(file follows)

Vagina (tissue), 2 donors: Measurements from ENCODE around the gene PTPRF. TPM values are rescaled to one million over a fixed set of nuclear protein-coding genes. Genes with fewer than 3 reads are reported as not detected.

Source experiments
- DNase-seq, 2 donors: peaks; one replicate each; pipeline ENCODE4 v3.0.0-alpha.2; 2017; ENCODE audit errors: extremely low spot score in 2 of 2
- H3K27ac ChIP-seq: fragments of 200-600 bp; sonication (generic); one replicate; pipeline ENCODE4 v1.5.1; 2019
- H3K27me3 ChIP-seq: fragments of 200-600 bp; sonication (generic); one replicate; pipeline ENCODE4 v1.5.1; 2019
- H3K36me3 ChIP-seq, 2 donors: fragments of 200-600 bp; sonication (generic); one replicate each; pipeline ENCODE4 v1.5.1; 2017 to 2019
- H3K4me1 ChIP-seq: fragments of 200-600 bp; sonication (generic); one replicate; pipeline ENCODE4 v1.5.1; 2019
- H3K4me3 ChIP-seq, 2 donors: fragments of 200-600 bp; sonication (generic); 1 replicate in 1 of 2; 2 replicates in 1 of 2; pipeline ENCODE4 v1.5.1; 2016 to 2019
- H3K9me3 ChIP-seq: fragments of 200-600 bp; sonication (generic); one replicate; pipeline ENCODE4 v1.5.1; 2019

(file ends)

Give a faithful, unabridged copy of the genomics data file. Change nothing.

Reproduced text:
Vagina (tissue), 2 donors: Measurements from ENCODE around the gene PTPRF. TPM values are rescaled to one million over a fixed set of nuclear protein-coding genes. Genes with fewer than 3 reads are reported as not detected.

Source experiments
- DNase-seq, 2 donors: peaks; one replicate each; pipeline ENCODE4 v3.0.0-alpha.2; 2017; ENCODE audit errors: extremely low spot score in 2 of 2
- H3K27ac ChIP-seq: fragments of 200-600 bp; sonication (generic); one replicate; pipeline ENCODE4 v1.5.1; 2019
- H3K27me3 ChIP-seq: fragments of 200-600 bp; sonication (generic); one replicate; pipeline ENCODE4 v1.5.1; 2019
- H3K36me3 ChIP-seq, 2 donors: fragments of 200-600 bp; sonication (generic); one replicate each; pipeline ENCODE4 v1.5.1; 2017 to 2019
- H3K4me1 ChIP-seq: fragments of 200-600 bp; sonication (generic); one replicate; pipeline ENCODE4 v1.5.1; 2019
- H3K4me3 ChIP-seq, 2 donors: fragments of 200-600 bp; sonication (generic); 1 replicate in 1 of 2; 2 replicates in 1 of 2; pipeline ENCODE4 v1.5.1; 2016 to 2019
- H3K9me3 ChIP-seq: fragments of 200-600 bp; sonication (generic); one replicate; pipeline ENCODE4 v1.5.1; 2019